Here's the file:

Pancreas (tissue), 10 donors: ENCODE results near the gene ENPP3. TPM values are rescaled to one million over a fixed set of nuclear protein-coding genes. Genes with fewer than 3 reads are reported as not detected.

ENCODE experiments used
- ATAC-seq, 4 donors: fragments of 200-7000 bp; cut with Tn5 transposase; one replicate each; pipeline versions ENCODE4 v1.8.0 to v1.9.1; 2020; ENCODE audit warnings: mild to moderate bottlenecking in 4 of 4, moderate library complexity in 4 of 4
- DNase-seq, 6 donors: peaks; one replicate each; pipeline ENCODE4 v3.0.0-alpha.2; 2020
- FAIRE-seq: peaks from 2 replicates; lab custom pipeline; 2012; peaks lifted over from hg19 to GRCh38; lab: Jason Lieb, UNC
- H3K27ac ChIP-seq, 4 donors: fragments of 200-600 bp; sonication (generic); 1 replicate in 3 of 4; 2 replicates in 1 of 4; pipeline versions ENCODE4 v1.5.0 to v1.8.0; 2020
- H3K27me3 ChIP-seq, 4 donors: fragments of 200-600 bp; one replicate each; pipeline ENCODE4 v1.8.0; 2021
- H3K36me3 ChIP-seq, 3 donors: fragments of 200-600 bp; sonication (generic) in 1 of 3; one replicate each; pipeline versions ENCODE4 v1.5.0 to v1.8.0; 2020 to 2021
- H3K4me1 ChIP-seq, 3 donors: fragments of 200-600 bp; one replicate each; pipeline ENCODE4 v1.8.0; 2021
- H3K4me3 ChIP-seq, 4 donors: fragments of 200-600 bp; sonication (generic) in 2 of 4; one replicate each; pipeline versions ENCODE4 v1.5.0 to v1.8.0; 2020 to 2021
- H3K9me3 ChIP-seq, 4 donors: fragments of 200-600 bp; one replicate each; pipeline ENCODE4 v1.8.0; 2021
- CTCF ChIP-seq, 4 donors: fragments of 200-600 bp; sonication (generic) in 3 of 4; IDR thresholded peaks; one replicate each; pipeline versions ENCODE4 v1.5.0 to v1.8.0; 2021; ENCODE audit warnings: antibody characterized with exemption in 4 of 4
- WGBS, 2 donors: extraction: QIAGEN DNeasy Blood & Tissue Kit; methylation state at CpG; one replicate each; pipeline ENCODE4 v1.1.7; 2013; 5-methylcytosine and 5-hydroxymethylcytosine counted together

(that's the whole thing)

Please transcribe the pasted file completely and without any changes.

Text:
Pancreas (tissue), 10 donors: ENCODE results near the gene ENPP3. TPM values are rescaled to one million over a fixed set of nuclear protein-coding genes. Genes with fewer than 3 reads are reported as not detected.

ENCODE experiments used
- ATAC-seq, 4 donors: fragments of 200-7000 bp; cut with Tn5 transposase; one replicate each; pipeline versions ENCODE4 v1.8.0 to v1.9.1; 2020; ENCODE audit warnings: mild to moderate bottlenecking in 4 of 4, moderate library complexity in 4 of 4
- DNase-seq, 6 donors: peaks; one replicate each; pipeline ENCODE4 v3.0.0-alpha.2; 2020
- FAIRE-seq: peaks from 2 replicates; lab custom pipeline; 2012; peaks lifted over from hg19 to GRCh38; lab: Jason Lieb, UNC
- H3K27ac ChIP-seq, 4 donors: fragments of 200-600 bp; sonication (generic); 1 replicate in 3 of 4; 2 replicates in 1 of 4; pipeline versions ENCODE4 v1.5.0 to v1.8.0; 2020
- H3K27me3 ChIP-seq, 4 donors: fragments of 200-600 bp; one replicate each; pipeline ENCODE4 v1.8.0; 2021
- H3K36me3 ChIP-seq, 3 donors: fragments of 200-600 bp; sonication (generic) in 1 of 3; one replicate each; pipeline versions ENCODE4 v1.5.0 to v1.8.0; 2020 to 2021
- H3K4me1 ChIP-seq, 3 donors: fragments of 200-600 bp; one replicate each; pipeline ENCODE4 v1.8.0; 2021
- H3K4me3 ChIP-seq, 4 donors: fragments of 200-600 bp; sonication (generic) in 2 of 4; one replicate each; pipeline versions ENCODE4 v1.5.0 to v1.8.0; 2020 to 2021
- H3K9me3 ChIP-seq, 4 donors: fragments of 200-600 bp; one replicate each; pipeline ENCODE4 v1.8.0; 2021
- CTCF ChIP-seq, 4 donors: fragments of 200-600 bp; sonication (generic) in 3 of 4; IDR thresholded peaks; one replicate each; pipeline versions ENCODE4 v1.5.0 to v1.8.0; 2021; ENCODE audit warnings: antibody characterized with exemption in 4 of 4
- WGBS, 2 donors: extraction: QIAGEN DNeasy Blood & Tissue Kit; methylation state at CpG; one replicate each; pipeline ENCODE4 v1.1.7; 2013; 5-methylcytosine and 5-hydroxymethylcytosine counted together